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I have searched, and have been unable to find an adequate answer to my question. My apologies as I'm sure this is a relatively elementary question for the users here.

I have encrypted my Windows 10 boot drive with BitLocker. I have also encrypted my USB backup drive with BitLocker (separate Recovery Keys). I am using Macrium Reflect to do Grandfather, father, son back-ups to this drive. This drive stays connected to my system most of the time.

Additionally, I would like to add a second back-up drive that I do NOT leave connected to my system, to protect against ransomware attacks. I will, presumably, be encrypting this drive as well.

I am concerned about my ability to recover from my backups in case something happens, considering every drive is encrypted with a different key. My biggest concern is the second back-up drive, which will likely be an image back-up. I will be encrypting an already encrypted image. Assuming this is the case, it begs the question if I even need to encrypt the second back up drive, as the data backing up to it will presumably be encrypted.

Considering this architecture, should I be able to recover fully in the event of an issue?

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You can encrypt encrypted material as many times as you like and assuming proper implementation by your software vendor, should also be able to unwrap all of those layers of ciphertext without issue.

However, keep in mind that if you have ransomeware running on your system and it is encrypting the data it has access to, every time you connect your primary, secondary, tertiary -> ad nausem, drive to the system, it runs the risk of also being partially or completely encrypted by said ransomware.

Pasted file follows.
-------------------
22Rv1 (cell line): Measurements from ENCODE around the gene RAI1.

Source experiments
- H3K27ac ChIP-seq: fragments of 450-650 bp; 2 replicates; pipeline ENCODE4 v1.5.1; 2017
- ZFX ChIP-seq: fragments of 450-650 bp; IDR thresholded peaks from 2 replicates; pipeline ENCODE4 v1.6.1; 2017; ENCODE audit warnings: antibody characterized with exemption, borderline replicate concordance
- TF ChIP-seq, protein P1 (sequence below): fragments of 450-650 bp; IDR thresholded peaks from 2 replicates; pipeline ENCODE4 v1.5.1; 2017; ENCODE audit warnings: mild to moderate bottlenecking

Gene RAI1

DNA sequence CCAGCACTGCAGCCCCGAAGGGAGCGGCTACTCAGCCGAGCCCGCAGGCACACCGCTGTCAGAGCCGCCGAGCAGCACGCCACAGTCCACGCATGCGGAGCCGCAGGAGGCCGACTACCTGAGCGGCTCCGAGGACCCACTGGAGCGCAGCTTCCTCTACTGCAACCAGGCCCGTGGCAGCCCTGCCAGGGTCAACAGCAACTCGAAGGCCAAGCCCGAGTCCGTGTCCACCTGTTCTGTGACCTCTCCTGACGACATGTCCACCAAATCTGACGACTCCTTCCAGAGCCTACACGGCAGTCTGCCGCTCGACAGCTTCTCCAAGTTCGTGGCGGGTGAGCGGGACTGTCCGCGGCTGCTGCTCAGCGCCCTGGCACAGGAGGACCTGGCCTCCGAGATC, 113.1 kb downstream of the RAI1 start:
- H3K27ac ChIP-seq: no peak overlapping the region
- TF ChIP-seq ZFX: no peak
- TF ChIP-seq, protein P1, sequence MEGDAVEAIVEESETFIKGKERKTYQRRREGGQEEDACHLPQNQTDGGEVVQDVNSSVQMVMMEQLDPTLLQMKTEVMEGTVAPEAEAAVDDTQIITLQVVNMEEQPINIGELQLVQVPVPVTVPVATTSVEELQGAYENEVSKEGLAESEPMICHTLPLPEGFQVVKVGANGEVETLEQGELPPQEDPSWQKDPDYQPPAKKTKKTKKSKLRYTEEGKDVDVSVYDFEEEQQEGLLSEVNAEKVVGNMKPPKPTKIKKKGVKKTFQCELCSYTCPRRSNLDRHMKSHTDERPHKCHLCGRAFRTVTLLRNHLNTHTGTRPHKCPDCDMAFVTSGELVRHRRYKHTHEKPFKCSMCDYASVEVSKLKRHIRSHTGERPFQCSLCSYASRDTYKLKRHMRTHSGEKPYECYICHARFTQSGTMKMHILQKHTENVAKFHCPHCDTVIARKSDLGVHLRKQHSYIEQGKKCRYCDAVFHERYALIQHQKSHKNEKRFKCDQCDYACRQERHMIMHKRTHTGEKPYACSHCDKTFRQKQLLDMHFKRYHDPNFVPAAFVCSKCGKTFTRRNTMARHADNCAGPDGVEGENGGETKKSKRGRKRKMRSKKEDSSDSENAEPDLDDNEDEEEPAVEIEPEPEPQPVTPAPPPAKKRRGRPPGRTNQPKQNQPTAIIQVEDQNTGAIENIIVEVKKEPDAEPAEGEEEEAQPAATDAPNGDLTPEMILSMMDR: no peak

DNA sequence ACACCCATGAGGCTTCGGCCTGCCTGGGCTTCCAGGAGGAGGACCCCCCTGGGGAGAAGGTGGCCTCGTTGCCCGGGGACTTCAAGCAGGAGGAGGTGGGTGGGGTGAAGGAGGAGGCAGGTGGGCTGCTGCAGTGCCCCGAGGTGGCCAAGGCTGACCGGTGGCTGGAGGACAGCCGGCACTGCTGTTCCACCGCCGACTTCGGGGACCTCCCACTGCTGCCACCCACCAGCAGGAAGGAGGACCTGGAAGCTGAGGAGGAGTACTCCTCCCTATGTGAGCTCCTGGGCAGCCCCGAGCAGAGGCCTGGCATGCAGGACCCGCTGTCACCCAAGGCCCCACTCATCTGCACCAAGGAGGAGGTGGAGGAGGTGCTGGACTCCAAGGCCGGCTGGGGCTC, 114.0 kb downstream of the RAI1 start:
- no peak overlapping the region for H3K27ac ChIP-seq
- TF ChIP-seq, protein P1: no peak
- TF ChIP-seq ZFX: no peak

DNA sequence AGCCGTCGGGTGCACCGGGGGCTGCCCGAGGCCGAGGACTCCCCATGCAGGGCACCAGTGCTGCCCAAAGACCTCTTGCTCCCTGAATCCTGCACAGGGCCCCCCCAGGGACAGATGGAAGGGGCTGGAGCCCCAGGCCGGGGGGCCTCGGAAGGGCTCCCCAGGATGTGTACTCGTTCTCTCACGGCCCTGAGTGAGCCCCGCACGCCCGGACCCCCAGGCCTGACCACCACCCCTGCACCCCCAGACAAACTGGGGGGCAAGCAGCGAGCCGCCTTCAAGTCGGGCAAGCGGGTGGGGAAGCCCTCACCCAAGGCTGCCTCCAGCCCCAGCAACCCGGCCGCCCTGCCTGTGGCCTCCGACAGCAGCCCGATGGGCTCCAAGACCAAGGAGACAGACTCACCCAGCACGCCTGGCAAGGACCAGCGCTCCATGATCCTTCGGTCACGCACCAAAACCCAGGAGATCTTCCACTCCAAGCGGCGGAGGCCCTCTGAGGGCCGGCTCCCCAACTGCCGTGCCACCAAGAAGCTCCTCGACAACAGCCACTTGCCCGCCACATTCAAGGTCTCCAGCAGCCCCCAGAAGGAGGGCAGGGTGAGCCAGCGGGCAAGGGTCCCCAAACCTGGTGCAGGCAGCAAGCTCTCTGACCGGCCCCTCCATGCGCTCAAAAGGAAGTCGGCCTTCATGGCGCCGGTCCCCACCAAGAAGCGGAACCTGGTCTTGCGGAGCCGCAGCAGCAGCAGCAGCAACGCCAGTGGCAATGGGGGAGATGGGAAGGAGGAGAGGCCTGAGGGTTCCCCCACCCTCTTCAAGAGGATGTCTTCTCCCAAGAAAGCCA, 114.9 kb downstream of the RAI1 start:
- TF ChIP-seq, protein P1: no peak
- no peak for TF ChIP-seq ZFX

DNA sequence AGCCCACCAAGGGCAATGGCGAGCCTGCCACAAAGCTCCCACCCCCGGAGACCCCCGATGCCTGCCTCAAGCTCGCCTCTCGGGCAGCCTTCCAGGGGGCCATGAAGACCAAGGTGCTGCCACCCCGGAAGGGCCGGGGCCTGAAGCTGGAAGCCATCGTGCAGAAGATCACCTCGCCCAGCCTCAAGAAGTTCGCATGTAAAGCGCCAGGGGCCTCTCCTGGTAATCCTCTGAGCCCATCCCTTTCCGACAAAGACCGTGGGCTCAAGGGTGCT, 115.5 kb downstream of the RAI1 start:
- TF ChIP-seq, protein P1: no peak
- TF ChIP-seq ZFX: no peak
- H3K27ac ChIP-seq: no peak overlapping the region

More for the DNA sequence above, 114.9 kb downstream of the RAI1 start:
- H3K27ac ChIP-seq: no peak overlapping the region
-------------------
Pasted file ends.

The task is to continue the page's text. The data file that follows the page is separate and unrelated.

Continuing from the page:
A point of clarification, BitLocker does nothing for you to protect against ransomware. Drive encryption or whole-disk encryption protects your drive if it is physically stolen. Then an attacker would have to have your key to unlock the drive and read the contents. While your machine is turned on, the key is dynamically decrypting the drive on the fly so to your OS (Windows), it does not appear encrypted at all and can have individual files encrypted with no problem.

Your best bet, in my opinion, to protect against ransomeware is to rotate your backup cycles with different hardware. Lets say you perform backup once every two months. Use 3 different same sized hard drives (don't necessarily need to be encrypted) that you rotate their use. Each containing roughly the same amount of data. If you lose your computer's drive to ransomware, you have 3 drives over a 6 month period that is less likely for the ransomeware to be patient enough to get all of them.

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    Thank you, this is great info. In the interest of money, I will start with just the one backup drive, to be backed up once every month. I will likely be getting an additional drive or two over the coming months, and get them on a rotation as you recommended. – DRoyLenz Dec 17 '18 at 18:48

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